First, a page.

<img src="images/tag_1.gif" height=13 width=24 align=CENTER> getFieldEditorParent());
In the above code (see <img src="images/tag_1.gif" height=13 width=24 align=CENTER>), a separate call is made to
<tt>getFieldEditorParent()</tt> for each field editor. Your first instinct may be to cache this
method's return value in a local variable, and replace all the method calls with references to that variable. However, it is important
not to do so. According to the method's documentation, a new parent may be created each time the method is called. Caching the value
disobey's the method's contract.
<p> You may have noticed the use of <tt>SpacerFieldEditor</tt> in the above code.
This is a new <tt>FieldEditor</tt> subclass implemented in the example. It is
included in the zip file referred to in the <a href="#conclusion">Conclusion</a>
section. It is used to add space to a preference page to make it look less cluttered.
Unfortunately, JFace does not provide the ability to add space to a <tt>FieldEditorPreferencePage</tt>.
This is a known deficiency in the JFace framework. Different developers have
attempted several workarounds, but none have been entirely satisfactory. </p>
Since a
<tt>SpacerFieldEditor</tt> doesn't represent a preference, you might not think it's necessary to add it to the
page after instantiating it.
Since <tt>FieldEditorPreferencePage</tt> also controls the layout of the page, the page layout may become jumbled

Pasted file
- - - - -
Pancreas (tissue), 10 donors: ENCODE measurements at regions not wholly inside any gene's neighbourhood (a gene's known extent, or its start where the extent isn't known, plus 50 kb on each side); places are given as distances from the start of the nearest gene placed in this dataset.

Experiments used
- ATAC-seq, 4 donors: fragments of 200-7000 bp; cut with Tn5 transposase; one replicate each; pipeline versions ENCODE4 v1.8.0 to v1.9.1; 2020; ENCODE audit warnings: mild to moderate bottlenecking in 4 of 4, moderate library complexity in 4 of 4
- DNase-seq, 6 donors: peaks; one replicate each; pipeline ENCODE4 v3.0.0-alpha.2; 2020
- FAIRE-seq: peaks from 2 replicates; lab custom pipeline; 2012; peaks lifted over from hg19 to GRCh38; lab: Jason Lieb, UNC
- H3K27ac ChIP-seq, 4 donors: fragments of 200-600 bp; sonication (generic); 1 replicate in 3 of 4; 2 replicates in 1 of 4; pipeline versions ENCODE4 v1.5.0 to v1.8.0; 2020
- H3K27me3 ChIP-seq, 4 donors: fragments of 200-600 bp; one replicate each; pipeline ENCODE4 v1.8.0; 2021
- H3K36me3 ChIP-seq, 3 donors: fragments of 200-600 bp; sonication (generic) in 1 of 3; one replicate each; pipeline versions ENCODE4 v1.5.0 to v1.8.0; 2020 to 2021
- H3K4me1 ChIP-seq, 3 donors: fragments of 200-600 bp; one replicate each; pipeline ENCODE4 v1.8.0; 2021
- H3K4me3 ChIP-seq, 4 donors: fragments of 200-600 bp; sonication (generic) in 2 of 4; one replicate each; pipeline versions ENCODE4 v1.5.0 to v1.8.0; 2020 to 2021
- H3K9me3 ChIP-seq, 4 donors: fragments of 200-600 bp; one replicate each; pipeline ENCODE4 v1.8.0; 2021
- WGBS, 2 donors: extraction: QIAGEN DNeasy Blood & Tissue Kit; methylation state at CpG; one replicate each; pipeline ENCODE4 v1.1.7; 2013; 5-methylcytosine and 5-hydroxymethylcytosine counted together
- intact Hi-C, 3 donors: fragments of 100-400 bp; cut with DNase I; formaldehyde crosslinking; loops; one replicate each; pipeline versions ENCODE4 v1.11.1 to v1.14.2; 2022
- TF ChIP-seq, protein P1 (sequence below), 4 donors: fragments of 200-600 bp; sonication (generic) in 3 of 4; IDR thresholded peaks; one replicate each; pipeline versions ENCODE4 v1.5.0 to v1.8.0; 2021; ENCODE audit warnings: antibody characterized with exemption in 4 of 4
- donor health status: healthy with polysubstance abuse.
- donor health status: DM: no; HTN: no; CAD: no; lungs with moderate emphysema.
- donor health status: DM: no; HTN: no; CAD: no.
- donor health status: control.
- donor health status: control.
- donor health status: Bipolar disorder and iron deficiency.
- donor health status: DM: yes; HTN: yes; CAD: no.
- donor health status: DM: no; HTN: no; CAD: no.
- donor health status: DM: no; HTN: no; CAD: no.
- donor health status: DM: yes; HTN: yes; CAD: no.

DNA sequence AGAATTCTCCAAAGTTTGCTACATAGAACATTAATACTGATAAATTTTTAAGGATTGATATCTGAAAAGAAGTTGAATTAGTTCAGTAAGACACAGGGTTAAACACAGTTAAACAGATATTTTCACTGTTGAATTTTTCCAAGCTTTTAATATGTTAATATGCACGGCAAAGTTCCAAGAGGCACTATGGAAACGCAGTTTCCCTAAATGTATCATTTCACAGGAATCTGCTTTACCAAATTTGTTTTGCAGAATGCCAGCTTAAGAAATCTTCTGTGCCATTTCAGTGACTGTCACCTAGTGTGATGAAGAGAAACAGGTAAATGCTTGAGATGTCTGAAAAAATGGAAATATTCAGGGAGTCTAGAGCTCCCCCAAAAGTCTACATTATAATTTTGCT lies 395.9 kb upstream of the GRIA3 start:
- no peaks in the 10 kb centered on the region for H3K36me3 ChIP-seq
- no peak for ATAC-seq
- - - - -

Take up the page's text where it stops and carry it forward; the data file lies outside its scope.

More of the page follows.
if there are any field editors that
aren't added. Always call <tt>addField(FieldEditor)</tt> for each field editor on a
<h3>Using field editors with a regular PreferencePage</h3>
The HTML editor has a secondary preference page for controlling its error detecting facilities. There are currently two
options: "Don't show errors" and "Show error if a closing tag is missing." We would like this to be an easily
expandable preference, so we will use a radio button group instead of a checkbox. <tt>RadioGroupFieldEditor</tt> is
suited for this preference. However, the page also contains a list (a list of HTML tags for which a closing tag
is not required), for which there is no suitable field editor, so we will subclass <tt>PreferencePage</tt> rather than
class ErrorPreferencePage
extends PreferencePage
implements IWorkbenchPreferencePage {
// ...
<p align="center"><img src="errors_pref_page.jpg"></p>
<p align="center">The Errors Preference Page</p>
You must write a little more code to manage your field editors when not using a <tt>FieldEditorPreferencePage</tt>. In addition to
creating the preference store and instantiating field editors, you must write code to load preferences, store preferences,
and restore defaults. Without a <tt>FieldEditorPreferencePage</tt>, you can still take advantage of a field editor's
self-validation via the <tt>FieldEditor.isValid()</tt> method, but you must write the code that calls this method.
When using field editors with a regular preference page, you should instantiate them in the <tt>createContents(Composite)</tt> method,
just like